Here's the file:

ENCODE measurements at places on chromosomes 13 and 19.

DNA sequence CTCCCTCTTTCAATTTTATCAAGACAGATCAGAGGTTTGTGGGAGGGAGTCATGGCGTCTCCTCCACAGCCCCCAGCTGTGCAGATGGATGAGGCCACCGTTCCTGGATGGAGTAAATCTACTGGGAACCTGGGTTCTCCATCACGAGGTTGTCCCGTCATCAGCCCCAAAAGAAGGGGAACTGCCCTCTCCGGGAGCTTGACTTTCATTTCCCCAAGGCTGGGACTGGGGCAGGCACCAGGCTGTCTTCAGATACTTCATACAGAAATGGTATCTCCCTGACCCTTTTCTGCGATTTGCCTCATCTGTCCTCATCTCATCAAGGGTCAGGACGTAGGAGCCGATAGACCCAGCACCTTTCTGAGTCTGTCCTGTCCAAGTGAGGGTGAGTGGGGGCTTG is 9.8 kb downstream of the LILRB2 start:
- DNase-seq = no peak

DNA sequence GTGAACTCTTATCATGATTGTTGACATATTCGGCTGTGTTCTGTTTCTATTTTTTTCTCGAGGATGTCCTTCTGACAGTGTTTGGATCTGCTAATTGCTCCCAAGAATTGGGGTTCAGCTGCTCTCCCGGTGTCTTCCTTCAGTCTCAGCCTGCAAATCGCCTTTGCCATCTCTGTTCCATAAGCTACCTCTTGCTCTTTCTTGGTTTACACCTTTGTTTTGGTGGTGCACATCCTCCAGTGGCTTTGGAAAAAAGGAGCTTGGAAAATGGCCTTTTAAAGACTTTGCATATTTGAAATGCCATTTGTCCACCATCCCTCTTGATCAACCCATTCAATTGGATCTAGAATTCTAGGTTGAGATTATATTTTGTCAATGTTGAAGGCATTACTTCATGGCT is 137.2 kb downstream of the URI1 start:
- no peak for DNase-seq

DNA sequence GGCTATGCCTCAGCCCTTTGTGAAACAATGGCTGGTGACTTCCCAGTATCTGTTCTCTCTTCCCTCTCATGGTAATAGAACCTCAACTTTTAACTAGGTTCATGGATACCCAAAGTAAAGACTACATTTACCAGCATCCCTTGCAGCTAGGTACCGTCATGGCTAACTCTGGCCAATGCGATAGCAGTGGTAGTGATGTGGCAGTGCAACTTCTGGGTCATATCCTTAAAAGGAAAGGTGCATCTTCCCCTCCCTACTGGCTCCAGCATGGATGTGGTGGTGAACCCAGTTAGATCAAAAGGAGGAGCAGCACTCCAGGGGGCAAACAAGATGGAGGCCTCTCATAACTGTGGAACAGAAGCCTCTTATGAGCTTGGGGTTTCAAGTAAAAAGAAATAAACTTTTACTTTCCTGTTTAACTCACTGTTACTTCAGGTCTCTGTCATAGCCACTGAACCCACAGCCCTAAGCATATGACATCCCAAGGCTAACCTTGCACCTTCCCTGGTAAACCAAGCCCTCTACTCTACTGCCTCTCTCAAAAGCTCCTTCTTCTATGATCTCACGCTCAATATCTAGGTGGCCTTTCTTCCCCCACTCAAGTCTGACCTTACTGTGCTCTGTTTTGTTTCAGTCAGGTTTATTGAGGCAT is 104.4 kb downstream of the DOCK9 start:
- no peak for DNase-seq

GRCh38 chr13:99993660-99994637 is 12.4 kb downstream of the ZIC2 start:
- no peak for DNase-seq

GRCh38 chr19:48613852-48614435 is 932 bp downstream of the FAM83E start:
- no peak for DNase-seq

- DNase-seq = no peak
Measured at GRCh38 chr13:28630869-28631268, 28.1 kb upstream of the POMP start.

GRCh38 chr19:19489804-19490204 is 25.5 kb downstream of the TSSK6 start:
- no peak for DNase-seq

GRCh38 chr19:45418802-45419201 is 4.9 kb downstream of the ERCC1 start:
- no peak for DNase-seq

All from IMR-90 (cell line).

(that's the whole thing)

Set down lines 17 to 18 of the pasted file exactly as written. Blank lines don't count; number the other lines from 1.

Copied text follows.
- no peak for DNase-seq

All from IMR-90 (cell line).